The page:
BCSO Animal Cruelty Task Force pushes for stricter abuse penalties 

BCSO Animal Cruelty Task Force pushes for stricter animal abuse penalties

The Bernalillo County Animal Task Force has been investigating a handful of serious animal abuse cases the past six months.

ALBUQUERQUE, N.M. – The Bernalillo County Animal Task Force has been investigating a handful of serious animal abuse cases the past six months. 

Just last week, KOB 4 showed you a video of a situation in Cedar Crest. Investigators found nearly 30 animals on the property and, a dozen of them were dead.

But detectives say the hard work isn’t over because our very specific state laws make these cases difficult to prosecute. 

KOB 4 spoke to the task force to find out the changes they’re requesting. 

“The kind of people who are going to abuse animals are the kind of people who might also be more willing to commit domestic violence or neglect their children,” said Kevin Carhart, a Bernalillo County Animal Cruelty Task Force detective.  

BCSO Sheriff John Allen reestablished the task force in June. It has 25 members including field officers, social workers and detectives. 

In June, they rescued 55 pitbulls and an elderly woman from a house in the South Valley. Michael Lopez is being charged in that case. 

In November, they rescued 60 dogs from a home in Tijeras. They say Douglas Reame is behind that case. 

“It was basically a breeding operation that had gotten out of control, it was also a hoarding case,” said Carhart. 

Investigators say prosecuting these cases is nearly impossible. They have to prove the suspect intentionally hurt or killed an animal, not just neglected it to the point of death, for it to be considered a felony.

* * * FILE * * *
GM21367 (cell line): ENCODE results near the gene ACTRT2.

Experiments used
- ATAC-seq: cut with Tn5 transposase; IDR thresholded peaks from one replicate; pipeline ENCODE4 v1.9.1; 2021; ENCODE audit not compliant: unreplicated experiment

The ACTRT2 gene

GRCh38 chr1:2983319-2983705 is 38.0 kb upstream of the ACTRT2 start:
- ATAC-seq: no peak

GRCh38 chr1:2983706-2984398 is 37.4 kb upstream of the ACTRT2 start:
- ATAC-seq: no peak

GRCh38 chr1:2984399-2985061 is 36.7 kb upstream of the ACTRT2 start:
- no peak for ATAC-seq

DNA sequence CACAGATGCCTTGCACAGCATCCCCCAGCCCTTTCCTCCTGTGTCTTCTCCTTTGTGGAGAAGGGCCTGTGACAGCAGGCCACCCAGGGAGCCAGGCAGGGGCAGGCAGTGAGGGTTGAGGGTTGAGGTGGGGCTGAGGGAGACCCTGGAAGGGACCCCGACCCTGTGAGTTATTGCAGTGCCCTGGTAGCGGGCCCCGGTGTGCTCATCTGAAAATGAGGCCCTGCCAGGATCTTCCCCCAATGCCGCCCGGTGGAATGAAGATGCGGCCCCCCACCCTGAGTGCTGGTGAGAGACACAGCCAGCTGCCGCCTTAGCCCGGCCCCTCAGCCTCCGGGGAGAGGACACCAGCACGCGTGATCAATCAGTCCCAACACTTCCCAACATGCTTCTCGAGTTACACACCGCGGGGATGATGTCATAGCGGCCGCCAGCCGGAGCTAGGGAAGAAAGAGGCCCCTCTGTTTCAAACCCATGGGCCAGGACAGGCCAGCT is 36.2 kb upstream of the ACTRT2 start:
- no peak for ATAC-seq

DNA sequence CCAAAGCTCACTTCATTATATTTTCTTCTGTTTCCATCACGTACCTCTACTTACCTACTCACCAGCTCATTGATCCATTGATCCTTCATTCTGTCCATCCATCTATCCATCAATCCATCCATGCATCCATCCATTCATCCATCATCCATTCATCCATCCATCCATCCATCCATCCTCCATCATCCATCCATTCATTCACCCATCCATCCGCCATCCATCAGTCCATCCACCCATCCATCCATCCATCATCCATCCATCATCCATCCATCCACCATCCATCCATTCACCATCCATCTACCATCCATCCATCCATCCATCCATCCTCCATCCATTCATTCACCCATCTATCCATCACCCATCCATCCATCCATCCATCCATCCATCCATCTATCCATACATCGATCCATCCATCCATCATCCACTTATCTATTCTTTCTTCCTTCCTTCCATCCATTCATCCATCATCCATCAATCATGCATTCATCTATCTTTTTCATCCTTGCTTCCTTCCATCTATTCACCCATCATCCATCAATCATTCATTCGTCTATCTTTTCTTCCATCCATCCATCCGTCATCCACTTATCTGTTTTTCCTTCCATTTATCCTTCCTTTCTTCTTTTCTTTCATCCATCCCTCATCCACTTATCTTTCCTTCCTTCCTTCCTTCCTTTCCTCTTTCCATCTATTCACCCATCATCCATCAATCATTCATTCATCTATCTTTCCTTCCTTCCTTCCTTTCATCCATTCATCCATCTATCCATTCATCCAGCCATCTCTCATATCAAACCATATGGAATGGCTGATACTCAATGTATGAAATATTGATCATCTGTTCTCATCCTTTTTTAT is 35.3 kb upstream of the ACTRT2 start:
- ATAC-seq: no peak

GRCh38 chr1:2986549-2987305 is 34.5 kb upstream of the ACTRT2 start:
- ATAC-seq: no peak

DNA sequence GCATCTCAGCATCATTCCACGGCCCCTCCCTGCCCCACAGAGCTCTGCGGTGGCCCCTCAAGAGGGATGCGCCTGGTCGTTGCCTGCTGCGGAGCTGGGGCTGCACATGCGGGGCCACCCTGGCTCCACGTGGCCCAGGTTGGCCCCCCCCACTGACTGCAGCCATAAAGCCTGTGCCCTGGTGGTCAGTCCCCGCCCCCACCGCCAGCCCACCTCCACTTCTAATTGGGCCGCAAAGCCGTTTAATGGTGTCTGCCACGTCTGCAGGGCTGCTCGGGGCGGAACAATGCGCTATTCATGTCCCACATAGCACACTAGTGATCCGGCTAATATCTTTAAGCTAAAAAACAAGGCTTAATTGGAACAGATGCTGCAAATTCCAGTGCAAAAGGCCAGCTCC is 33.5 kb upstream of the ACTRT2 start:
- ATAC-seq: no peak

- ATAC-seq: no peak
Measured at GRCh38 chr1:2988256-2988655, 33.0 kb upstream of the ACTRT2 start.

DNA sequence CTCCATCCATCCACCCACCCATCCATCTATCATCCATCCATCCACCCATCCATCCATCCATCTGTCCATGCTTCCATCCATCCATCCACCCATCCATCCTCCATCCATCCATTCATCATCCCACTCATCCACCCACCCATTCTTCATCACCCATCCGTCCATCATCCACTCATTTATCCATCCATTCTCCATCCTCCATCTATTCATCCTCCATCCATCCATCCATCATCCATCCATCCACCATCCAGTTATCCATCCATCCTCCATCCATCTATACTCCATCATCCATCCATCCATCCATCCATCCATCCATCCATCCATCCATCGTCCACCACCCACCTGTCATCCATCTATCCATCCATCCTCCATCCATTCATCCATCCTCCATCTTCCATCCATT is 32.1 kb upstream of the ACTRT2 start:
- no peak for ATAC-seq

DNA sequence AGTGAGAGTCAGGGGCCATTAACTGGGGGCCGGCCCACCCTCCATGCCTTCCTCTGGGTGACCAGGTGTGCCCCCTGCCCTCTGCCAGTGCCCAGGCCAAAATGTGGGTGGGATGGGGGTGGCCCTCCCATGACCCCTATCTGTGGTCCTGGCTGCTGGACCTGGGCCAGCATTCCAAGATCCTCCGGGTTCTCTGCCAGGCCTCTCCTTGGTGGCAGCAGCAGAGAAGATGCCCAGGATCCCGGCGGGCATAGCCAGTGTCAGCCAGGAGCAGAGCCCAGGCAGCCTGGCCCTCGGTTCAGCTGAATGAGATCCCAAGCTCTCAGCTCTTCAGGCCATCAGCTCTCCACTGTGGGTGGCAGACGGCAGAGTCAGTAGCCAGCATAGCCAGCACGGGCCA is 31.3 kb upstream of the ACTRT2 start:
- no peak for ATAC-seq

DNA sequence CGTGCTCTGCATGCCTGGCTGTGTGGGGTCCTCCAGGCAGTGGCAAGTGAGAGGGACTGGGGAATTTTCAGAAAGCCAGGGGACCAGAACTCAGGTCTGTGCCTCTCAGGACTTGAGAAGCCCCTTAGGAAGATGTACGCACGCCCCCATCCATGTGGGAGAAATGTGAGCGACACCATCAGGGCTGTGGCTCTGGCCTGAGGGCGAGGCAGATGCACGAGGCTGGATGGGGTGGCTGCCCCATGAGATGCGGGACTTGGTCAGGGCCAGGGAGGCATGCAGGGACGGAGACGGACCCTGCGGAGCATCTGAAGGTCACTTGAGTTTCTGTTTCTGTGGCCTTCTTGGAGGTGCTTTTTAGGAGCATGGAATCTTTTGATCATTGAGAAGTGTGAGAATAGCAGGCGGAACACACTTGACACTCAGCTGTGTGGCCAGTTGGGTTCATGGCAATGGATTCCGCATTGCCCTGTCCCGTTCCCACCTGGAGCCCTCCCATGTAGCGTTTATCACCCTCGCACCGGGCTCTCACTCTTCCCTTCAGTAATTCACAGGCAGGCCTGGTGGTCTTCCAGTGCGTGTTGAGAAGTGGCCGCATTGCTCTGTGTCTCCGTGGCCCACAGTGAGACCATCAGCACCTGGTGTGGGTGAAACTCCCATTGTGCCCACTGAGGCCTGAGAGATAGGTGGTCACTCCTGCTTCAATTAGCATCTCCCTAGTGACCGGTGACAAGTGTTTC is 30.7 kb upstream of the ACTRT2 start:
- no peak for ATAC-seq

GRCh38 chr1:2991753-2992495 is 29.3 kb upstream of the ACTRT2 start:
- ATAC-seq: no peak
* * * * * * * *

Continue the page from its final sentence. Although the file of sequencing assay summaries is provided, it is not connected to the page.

“The statutory language right now is extremely narrow, and it can be hard to prove the intent that would be required to charge as a felony,” Carhart said. 

That’s why Carhart wrote a letter to Allen on how our laws need to change to hold people accountable. It includes charging people with extreme cruelty to animals – a felony – if they knew or should have known conditions were neglectful or harmful. 

He also wants cockfighting to be a felony upon someone’s first conviction. Right now, it’s not a felony until the third. 

“A lot of these cases, they really do shock the conscience. And in this house in Cedar Crest we find at least 10 dead animals inside, proving that the intent was for those animals to be harmed or die is very difficult. Common sense says that the conditions inside the home led to that, but it can be hard to prove that,” said Carhart. 

As far as the case in Cedar Crest, court records show the animals’ owner, Debbie Battaglino, is facing 19 charges of cruelty to animals – all misdemeanors. 

Carhart says the proposed changes to the law will close loopholes that allow perpetrators of severe offenses to face only minor consequences. 

Allen has signed off on the letter. They plan to push for the changes in front of lawmakers next legislative session.